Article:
Division 2 Appointment of authorised persons

168Appointment and qualifications

(1)The chief executive may appoint any of the following persons as an authorised person—
(a)a public service officer or employee;
(b)a health service employee;
(c)a person prescribed under a regulation.
(2)The chief executive officer of a local government may appoint any of the following persons as an authorised person for the local government and its area—
(a)an employee of the local government;
(b)if another local government consents—an employee of the other local government;
(c)another person under contract to the local government.
(3)The chief executive officers of 2 or more local governments may appoint an employee of, or another person under contract to, one of the local governments to be an authorised person for the local governments’ areas.
(4)However, the chief executive or a chief executive officer may appoint a person as an authorised person only if satisfied the person is qualified for appointment because the person has the necessary expertise or experience.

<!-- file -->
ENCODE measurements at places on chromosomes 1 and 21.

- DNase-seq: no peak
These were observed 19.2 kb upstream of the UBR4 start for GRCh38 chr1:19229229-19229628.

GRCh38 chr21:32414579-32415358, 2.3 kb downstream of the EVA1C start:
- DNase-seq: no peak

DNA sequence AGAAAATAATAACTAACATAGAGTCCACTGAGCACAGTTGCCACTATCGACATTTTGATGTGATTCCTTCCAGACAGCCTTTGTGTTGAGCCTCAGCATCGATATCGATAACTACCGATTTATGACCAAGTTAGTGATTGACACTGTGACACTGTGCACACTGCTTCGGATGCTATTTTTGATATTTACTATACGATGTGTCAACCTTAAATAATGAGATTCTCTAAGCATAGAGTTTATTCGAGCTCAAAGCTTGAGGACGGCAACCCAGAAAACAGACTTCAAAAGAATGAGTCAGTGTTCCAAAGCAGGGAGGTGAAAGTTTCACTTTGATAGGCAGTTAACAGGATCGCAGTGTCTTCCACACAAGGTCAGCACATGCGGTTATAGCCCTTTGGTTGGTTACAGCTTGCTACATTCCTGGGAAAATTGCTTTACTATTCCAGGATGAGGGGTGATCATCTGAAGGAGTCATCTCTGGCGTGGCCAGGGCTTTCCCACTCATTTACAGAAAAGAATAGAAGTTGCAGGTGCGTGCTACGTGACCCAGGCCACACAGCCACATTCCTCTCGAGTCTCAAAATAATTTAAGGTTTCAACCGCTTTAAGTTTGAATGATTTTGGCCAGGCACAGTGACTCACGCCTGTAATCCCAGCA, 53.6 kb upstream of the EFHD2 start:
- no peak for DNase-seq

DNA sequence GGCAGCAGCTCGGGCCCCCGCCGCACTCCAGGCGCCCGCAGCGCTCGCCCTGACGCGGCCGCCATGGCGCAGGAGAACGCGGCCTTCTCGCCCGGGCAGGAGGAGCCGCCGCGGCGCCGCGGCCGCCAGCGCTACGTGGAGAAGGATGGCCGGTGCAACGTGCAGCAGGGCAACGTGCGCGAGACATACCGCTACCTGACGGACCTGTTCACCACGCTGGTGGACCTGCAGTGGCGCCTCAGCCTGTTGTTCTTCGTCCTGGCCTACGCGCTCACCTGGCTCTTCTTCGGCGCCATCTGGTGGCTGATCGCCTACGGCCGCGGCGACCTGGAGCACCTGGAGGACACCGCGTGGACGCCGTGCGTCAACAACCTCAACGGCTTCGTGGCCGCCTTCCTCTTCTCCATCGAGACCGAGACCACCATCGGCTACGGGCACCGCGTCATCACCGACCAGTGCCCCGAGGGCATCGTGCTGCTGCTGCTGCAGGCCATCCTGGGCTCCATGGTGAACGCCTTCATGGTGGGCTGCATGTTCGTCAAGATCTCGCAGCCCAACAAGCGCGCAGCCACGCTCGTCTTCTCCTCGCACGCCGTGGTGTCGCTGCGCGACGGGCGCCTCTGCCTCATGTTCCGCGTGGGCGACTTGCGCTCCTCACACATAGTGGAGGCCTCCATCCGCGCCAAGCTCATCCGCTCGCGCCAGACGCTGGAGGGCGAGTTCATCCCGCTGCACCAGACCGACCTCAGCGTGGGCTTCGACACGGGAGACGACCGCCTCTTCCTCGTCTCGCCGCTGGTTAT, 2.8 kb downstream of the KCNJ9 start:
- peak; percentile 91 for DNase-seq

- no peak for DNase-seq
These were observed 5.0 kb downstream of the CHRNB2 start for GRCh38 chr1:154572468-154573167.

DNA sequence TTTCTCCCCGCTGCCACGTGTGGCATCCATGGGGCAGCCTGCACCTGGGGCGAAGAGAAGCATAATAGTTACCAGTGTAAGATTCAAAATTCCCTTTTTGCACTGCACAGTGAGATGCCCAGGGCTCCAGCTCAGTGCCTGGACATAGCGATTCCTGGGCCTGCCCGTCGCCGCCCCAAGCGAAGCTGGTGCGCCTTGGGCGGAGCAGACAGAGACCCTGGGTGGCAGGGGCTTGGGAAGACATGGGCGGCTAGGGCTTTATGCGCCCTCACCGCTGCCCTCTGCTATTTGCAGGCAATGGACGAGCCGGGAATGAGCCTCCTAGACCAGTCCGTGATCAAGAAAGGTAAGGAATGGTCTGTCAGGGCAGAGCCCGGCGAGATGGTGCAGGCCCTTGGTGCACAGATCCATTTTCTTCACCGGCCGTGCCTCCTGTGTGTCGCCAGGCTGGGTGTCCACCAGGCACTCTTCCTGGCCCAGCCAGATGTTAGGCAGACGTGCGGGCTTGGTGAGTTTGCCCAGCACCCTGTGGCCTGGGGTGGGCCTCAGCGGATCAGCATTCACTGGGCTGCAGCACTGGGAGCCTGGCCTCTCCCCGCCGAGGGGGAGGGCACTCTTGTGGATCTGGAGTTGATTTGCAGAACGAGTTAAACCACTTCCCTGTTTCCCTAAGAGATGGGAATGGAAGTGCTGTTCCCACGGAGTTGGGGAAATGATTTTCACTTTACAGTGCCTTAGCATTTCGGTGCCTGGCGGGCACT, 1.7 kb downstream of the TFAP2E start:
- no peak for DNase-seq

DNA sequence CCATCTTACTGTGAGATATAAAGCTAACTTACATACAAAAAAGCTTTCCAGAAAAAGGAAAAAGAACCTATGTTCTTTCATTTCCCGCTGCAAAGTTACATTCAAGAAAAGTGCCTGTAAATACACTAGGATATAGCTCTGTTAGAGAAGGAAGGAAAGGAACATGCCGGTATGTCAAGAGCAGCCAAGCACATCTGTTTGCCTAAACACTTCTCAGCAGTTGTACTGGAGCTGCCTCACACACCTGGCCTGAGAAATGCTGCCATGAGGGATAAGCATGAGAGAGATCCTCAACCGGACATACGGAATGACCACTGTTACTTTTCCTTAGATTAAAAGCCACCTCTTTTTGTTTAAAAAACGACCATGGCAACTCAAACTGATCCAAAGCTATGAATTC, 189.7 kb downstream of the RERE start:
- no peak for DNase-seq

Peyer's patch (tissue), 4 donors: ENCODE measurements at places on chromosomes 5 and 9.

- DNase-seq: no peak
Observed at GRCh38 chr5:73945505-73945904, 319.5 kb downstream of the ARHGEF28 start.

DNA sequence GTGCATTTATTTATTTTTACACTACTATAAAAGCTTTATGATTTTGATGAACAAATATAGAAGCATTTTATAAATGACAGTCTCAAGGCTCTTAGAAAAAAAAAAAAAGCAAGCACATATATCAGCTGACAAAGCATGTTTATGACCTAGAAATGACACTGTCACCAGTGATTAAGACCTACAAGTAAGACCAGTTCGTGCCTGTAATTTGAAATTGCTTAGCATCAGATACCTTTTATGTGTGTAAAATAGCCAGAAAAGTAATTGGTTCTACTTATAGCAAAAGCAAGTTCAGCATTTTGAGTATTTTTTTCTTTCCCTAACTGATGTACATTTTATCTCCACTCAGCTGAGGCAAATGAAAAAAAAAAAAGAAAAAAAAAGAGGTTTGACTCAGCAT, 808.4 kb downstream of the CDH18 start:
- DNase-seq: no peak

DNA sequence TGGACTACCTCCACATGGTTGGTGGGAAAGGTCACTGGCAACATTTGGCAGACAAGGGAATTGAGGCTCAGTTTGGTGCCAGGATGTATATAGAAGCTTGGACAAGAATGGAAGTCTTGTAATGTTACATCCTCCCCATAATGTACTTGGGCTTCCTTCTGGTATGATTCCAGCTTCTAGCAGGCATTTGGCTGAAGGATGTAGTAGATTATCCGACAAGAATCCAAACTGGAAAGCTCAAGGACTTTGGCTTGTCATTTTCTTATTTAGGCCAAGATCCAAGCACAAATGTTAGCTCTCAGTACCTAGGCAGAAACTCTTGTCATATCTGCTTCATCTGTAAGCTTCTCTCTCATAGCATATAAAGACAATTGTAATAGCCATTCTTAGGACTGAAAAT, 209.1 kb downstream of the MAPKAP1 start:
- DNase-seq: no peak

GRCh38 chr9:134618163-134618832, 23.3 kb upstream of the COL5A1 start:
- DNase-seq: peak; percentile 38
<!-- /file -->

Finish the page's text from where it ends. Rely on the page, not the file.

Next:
169Appointment conditions and limit on powers

(1)An authorised person holds office on any conditions stated in—
(a)the authorised person’s instrument of appointment; or
(b)a signed notice given to the authorised person; or
(c)a regulation.
(2)The instrument of appointment, a signed notice given to the authorised person or a regulation may limit the authorised person’s powers under this Act.
(3)In this section—
signed notice means a notice signed by the administering executive.

170Issue of identity card

(1)The administering executive must issue an identity card to each authorised person.
(2)The identity card must—
(a)contain a recent photo of the authorised person; and
(b)contain a copy of the authorised person’s signature; and
(c)identify the person as an authorised person under this Act; and